What is a RC Car Servo

What is a RC Car Servo

By Joe Rich

What is a RC Car servo

Servos play an essential role in the operation of RC (Radio Controlled) cars. Acting as the muscles of these vehicles, servos convert electrical signals into motion, allowing the RC car to perform various actions based on the user’s commands.

What is a Servo?

In an RC car, servos are typically tasked with two primary functions: steering and throttle control. The steering servo helps direct the car, moving the front wheels left or right based on the signals it receives from the radio transmitter. On the other hand, the throttle servo controls the car’s speed by adjusting the flow of fuel or the position of the electric motor controller.

The RC servos are very accurate in following the directions from the transmitter this makes the servo very precise in controlling the motion of the machines.

In simple terms, RC servos use onboard battery power to convert electrical commands into physical movement.

We have a article on how to make your RC car go faster click here to read

Types of servo

Not all servos are created equal. Understanding the different types of RC car servos can help you optimize your vehicle for performance and durability.

Analog Servos

Analog servos are the traditional type of servo used in RC cars. They work by sending pulses to the motor around 50 times per second, which controls the position of the servo arm. While analogue servos are generally less expensive than their digital counterparts, they tend to have slower response times and less precision.

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Digital Servos

Digital servos operate similarly to analogue servos, but they send pulses to the motor far more frequently, as much as 300 times per second. This results in faster response times and more precise control, making digital servos a popular choice for competitive RC racing. However, they do consume more power and are typically more expensive than analogue servos.

Coreless Servos

Coreless servos use a different type of motor that is lighter and more efficient than the motors used in standard servos. The rotating mass of the motor is less, resulting in faster response times and smoother operation. Coreless servos can be either analogue or digital.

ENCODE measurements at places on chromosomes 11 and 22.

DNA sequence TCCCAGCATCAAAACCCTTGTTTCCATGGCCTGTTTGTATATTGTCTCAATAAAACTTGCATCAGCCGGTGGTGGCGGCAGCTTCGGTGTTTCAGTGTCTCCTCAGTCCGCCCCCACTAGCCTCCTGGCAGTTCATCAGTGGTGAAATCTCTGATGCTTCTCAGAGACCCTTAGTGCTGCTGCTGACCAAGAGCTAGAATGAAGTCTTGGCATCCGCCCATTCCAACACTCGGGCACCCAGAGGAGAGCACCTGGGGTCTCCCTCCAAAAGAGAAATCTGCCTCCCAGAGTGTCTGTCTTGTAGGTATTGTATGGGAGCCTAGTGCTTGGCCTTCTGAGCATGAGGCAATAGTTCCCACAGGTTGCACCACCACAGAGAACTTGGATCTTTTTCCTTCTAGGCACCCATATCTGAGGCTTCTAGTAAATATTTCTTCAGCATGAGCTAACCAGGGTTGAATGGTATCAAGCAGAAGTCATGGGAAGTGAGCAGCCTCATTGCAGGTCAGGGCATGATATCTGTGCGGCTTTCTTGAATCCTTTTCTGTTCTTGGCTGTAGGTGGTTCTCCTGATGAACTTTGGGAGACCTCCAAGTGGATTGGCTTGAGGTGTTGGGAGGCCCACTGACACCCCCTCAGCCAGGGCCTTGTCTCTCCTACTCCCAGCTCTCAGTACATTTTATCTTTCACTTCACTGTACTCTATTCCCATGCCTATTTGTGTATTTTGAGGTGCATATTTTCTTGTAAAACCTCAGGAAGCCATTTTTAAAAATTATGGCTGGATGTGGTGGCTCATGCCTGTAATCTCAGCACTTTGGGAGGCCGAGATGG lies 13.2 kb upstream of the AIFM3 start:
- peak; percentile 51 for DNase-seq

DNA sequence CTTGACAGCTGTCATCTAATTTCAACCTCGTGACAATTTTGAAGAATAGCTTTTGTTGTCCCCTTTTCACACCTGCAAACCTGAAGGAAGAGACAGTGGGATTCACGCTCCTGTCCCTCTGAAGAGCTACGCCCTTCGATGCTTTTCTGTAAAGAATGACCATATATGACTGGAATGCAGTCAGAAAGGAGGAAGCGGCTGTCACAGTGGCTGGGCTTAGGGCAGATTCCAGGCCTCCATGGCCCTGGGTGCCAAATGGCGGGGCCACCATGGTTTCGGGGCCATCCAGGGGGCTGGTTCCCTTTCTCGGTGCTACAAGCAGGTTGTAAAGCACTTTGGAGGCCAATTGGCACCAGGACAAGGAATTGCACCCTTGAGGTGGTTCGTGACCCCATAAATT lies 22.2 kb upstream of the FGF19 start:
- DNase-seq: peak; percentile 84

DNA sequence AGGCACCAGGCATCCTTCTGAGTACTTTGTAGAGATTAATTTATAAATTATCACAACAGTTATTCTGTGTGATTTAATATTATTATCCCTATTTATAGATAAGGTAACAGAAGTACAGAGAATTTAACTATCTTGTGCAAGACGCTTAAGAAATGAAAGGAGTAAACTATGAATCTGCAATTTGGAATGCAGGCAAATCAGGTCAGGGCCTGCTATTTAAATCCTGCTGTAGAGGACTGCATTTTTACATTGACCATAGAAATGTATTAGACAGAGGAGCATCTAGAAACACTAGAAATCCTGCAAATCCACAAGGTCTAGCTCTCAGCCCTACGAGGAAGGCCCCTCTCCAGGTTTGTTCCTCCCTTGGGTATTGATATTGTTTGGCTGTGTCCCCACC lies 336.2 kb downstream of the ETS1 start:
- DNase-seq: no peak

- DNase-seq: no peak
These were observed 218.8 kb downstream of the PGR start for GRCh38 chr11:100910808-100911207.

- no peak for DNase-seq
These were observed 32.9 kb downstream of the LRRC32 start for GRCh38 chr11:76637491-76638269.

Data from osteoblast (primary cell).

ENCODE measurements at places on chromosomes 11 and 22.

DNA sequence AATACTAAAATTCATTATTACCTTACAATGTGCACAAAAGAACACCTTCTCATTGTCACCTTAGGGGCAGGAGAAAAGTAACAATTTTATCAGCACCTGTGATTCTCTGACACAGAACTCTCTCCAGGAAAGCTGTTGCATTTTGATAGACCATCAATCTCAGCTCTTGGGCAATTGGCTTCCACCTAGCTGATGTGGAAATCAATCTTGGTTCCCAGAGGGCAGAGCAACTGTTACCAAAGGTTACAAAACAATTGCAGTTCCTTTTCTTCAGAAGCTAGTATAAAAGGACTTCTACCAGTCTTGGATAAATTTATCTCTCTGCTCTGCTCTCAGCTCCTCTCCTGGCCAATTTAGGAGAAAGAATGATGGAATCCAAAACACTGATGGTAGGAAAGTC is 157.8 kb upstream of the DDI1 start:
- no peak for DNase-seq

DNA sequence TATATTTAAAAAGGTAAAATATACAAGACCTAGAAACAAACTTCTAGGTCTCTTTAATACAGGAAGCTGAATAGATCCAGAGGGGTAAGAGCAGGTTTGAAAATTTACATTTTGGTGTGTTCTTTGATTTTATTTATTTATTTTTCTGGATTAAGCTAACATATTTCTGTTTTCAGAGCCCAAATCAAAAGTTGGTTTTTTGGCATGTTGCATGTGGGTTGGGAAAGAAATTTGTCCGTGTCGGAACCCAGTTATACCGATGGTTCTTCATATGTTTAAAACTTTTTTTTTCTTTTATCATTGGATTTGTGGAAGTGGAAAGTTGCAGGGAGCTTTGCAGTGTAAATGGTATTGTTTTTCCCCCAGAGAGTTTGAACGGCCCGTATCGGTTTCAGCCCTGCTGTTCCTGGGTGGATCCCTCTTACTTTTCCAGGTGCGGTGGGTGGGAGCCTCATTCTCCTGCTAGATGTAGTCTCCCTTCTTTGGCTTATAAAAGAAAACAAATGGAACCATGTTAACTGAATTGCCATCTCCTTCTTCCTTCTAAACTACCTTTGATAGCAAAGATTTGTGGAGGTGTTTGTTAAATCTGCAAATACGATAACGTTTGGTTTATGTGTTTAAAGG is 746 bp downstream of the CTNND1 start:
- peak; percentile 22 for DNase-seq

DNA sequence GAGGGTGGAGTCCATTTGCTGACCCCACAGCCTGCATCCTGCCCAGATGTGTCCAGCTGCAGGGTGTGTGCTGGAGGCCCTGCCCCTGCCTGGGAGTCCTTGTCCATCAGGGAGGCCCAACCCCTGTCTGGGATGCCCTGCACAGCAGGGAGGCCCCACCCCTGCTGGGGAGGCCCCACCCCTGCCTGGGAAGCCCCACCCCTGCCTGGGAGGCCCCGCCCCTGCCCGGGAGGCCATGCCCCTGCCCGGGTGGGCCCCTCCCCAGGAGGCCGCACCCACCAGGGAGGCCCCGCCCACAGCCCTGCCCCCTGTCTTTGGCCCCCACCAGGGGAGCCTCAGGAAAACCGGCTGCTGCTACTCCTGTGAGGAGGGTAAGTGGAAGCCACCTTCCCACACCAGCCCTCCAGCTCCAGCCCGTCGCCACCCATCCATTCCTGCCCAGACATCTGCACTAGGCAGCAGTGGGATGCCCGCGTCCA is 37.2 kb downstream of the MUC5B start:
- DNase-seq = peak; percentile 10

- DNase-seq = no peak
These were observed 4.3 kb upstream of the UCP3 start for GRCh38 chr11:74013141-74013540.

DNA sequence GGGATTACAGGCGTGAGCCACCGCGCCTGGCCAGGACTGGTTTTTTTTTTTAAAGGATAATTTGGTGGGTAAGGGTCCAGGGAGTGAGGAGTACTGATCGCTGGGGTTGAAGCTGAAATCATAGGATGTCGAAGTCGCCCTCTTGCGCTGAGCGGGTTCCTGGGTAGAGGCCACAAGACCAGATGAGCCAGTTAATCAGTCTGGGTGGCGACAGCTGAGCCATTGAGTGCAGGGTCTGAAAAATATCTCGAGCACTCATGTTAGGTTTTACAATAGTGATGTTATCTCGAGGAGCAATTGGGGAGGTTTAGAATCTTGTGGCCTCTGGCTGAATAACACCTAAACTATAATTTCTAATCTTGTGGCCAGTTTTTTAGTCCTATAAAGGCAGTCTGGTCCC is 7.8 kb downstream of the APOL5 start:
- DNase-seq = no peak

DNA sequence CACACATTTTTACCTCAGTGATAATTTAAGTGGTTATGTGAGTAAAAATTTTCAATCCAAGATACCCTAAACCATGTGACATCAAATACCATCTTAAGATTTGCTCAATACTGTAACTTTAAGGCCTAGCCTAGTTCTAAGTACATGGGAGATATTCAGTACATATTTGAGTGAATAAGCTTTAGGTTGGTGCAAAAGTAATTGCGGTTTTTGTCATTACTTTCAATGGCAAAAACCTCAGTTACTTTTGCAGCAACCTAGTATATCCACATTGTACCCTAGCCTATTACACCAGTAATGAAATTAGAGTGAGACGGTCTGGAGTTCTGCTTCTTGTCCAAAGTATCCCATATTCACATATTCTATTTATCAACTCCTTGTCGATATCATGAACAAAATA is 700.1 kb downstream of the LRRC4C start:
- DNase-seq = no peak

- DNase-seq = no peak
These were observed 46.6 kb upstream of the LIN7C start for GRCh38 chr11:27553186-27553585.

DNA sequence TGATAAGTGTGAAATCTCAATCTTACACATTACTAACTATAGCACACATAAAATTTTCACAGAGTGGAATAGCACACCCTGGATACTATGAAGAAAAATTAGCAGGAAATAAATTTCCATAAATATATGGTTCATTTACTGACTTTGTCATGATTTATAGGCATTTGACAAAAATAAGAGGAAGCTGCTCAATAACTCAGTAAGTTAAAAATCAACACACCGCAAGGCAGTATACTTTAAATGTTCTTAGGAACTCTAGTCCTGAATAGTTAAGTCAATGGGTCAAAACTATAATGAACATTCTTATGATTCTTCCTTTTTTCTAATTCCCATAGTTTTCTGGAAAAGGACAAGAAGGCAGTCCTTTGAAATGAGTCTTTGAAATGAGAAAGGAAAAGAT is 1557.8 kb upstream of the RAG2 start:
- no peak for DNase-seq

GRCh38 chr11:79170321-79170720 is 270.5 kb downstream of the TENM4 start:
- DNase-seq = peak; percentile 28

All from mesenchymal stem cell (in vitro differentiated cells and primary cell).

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Brushless Servos

Brushless servos, like coreless servos, refer to the type of motor used. Brushless motors are more efficient and durable than standard brushed motors, offering longer lifespans and better heat dissipation. They are typically found in high-end, professional-grade RC car models.

Metal Gear Servos

Metal gear servos are designed for durability and strength. The gears inside the servo are made of metal, which makes them more resistant to wear and tear compared to plastic gears. These servos are ideal for high-stress, high-performance applications.

How does a servo work?

The performance of a servo is based on the control signals called pulsed signals that tell the motor where to go.

A servo plug has 3 wires – Power supply, ground and control signal. They usually follow colour codes.

Pin Number

Signal Name

Colour Scheme 1

Colour Scheme 2

Colour Scheme 3










Power Supply



Red or Brown


Control Signal



Yellow or White

While the power supply wires provides voltage to the plug and the ground does what is supposed to do, the control signal is the wire that communicates the messages to motor and tells it where to go.

This can be achieved through pulsed signals called Pulse Width Modulation or PWM.

The usual frequency of these PWM signals is 50 Hz, which is every 20 milliseconds. In simple terms, the servo is updated every 20 milliseconds.

The servomotor has a rotating shaft and potentiometer that detects it position.

When there is a pulse from the control signal, it applies current to the motor that makes the shaft move untill the potentiometer indicates that the position is in line with
the width of the pulse.

This is a feedback from where the pulse width tells the motor about the desired position and potentiometer makes the shaft move.

What servo should you get

Selecting the right servo for your RC car can significantly enhance its performance and longevity. Here are the key features you should consider:

1. Torque

Torque is the amount of force that a servo can exert and it determines how much load your servo can handle. High-torque servos are suitable for larger, heavier RC cars or those that require powerful steering or throttle actions. The unit of measurement for torque is typically ounce-inches (oz-in) or kilogram-centimetres (kg-cm).

These servos usually have metal gears fitted.

Servos with a high amount of torque are most useful on crawler steering.

2. Speed

Speed refers to how quickly a servo can move to a given position. Faster servos allow for more responsive control, which can be crucial in racing scenarios or complex manoeuvres. Speed is usually measured in seconds per 60 degrees (sec/60°)

So for example if your servo has a speed rating of 0.40 it will take 0.40 seconds to turn 60 degrees unloaded.